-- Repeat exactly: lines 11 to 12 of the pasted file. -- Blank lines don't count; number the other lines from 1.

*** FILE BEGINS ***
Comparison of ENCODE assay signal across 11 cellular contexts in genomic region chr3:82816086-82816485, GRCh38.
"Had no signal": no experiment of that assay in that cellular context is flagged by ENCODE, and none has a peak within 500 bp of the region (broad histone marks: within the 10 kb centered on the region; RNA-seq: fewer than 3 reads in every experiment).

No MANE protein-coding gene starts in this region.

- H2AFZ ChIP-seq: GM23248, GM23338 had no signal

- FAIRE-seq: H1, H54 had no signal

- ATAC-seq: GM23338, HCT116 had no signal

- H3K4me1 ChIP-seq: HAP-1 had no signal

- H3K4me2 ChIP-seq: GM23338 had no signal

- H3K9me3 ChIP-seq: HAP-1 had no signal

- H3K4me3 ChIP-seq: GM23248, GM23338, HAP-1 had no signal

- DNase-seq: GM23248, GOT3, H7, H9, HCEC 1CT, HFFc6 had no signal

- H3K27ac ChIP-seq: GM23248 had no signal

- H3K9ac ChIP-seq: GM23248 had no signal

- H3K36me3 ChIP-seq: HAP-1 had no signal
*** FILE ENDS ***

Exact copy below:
- DNase-seq: GM23248, GOT3, H7, H9, HCEC 1CT, HFFc6 had no signal

- H3K27ac ChIP-seq: GM23248 had no signal